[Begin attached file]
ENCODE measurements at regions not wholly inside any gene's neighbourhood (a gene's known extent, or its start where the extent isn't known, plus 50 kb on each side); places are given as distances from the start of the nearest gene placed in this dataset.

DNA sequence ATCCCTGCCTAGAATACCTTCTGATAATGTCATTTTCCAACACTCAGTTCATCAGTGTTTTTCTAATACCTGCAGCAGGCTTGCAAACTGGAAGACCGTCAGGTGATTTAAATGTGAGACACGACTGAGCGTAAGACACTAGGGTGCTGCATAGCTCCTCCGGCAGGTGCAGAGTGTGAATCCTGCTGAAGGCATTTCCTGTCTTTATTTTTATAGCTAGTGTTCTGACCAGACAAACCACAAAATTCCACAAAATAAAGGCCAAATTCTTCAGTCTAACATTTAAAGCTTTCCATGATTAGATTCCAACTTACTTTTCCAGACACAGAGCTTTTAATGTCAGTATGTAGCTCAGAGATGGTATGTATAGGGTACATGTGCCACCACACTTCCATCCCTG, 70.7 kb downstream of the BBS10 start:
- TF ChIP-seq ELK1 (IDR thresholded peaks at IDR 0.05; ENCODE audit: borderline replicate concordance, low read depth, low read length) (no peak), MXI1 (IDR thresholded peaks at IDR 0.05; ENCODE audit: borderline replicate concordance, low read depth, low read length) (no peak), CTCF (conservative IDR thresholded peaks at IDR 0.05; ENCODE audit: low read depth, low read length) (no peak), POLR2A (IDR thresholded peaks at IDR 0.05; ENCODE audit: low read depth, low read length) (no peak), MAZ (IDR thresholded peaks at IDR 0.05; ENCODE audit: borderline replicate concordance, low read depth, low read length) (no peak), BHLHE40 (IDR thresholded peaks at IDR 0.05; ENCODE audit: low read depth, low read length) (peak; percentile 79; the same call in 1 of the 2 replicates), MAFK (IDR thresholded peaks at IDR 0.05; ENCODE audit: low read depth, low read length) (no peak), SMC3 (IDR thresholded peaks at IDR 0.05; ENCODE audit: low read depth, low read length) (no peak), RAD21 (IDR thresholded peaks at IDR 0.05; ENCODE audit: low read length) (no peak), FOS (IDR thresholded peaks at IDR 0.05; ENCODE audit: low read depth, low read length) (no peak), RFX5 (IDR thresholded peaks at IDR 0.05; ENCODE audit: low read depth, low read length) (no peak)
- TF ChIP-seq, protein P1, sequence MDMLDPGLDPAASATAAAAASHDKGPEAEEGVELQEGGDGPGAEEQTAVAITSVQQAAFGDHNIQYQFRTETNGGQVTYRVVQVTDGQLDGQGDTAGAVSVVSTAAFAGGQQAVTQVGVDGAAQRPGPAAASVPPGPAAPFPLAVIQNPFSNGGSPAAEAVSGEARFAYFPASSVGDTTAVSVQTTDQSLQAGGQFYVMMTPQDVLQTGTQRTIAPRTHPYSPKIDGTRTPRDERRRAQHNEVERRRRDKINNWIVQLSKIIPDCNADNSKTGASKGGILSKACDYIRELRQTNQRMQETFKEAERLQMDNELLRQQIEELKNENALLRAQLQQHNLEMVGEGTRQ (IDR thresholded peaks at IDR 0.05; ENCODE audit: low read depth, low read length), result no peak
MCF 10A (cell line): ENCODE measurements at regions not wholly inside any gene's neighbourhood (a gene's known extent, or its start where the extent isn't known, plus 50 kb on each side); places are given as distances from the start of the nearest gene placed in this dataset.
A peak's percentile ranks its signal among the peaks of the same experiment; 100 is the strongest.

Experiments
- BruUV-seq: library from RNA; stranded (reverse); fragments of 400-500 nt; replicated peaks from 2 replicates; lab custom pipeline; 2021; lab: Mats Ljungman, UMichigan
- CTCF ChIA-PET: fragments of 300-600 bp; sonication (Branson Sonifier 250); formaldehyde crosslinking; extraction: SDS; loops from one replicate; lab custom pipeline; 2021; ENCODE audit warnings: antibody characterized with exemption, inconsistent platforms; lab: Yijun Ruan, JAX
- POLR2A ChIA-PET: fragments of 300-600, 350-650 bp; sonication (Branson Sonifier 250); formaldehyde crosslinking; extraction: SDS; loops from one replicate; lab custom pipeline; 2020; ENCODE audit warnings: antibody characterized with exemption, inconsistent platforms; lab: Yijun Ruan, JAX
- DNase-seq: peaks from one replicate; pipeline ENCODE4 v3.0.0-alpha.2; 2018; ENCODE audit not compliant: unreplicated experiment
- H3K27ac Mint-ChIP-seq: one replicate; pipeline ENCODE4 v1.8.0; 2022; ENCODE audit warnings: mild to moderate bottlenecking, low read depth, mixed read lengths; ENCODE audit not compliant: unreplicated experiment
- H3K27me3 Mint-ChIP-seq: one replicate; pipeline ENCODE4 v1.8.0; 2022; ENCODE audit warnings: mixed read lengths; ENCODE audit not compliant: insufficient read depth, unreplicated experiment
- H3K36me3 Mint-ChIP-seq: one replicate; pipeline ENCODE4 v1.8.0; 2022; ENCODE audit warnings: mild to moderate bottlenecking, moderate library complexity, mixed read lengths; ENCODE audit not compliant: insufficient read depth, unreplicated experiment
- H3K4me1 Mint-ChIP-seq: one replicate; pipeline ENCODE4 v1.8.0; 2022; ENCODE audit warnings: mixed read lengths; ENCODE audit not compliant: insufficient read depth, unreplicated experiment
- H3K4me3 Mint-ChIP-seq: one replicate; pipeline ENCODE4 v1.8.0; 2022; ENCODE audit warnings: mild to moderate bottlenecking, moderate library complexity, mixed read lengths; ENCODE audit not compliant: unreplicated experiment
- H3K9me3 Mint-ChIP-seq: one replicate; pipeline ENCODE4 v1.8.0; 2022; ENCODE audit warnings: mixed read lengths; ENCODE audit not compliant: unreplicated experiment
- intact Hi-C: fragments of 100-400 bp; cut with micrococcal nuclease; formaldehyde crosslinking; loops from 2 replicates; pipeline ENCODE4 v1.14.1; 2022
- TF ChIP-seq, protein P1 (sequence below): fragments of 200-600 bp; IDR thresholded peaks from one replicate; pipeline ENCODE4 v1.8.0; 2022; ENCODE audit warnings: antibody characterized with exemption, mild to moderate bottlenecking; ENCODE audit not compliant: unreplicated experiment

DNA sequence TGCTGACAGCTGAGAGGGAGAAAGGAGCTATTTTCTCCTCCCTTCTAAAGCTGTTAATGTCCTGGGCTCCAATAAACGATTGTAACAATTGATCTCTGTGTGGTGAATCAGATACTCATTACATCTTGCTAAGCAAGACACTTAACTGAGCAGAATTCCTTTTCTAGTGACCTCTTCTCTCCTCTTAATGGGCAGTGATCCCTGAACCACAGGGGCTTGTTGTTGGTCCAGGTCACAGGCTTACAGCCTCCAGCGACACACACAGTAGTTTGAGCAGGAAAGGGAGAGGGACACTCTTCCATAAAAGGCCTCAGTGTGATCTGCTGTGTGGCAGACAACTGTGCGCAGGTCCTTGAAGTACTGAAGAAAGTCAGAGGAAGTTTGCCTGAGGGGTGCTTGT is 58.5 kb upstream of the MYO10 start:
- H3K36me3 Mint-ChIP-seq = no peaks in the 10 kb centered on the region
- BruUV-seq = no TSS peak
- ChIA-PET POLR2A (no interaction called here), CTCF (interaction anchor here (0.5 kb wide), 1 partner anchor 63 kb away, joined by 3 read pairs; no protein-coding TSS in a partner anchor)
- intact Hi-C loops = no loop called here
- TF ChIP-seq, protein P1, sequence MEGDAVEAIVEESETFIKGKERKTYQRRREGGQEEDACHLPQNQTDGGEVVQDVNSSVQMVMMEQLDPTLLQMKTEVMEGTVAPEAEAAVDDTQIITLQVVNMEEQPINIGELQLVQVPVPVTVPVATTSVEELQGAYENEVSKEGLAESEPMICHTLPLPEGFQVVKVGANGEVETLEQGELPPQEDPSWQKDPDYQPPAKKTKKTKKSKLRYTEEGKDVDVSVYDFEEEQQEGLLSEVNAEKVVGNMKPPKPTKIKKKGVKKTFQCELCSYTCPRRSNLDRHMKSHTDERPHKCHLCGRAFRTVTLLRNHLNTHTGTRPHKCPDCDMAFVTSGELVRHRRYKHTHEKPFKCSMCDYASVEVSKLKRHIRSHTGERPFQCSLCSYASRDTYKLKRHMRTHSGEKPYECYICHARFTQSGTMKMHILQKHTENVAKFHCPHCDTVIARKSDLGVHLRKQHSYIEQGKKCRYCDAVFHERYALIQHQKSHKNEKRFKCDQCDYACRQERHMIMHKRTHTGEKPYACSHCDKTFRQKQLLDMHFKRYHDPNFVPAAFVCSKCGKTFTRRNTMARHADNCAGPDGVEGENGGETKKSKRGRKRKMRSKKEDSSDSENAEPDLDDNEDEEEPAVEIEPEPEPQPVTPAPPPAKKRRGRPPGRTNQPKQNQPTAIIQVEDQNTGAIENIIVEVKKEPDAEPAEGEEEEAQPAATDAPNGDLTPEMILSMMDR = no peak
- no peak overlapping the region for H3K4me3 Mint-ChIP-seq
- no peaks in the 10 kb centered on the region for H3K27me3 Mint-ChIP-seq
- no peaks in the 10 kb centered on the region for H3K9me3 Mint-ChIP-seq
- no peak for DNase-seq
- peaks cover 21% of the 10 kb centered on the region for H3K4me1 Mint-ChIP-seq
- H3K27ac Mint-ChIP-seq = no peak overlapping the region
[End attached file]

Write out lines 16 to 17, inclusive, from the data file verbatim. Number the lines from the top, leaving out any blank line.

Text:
- H3K4me3 Mint-ChIP-seq: one replicate; pipeline ENCODE4 v1.8.0; 2022; ENCODE audit warnings: mild to moderate bottlenecking, moderate library complexity, mixed read lengths; ENCODE audit not compliant: unreplicated experiment
- H3K9me3 Mint-ChIP-seq: one replicate; pipeline ENCODE4 v1.8.0; 2022; ENCODE audit warnings: mixed read lengths; ENCODE audit not compliant: unreplicated experiment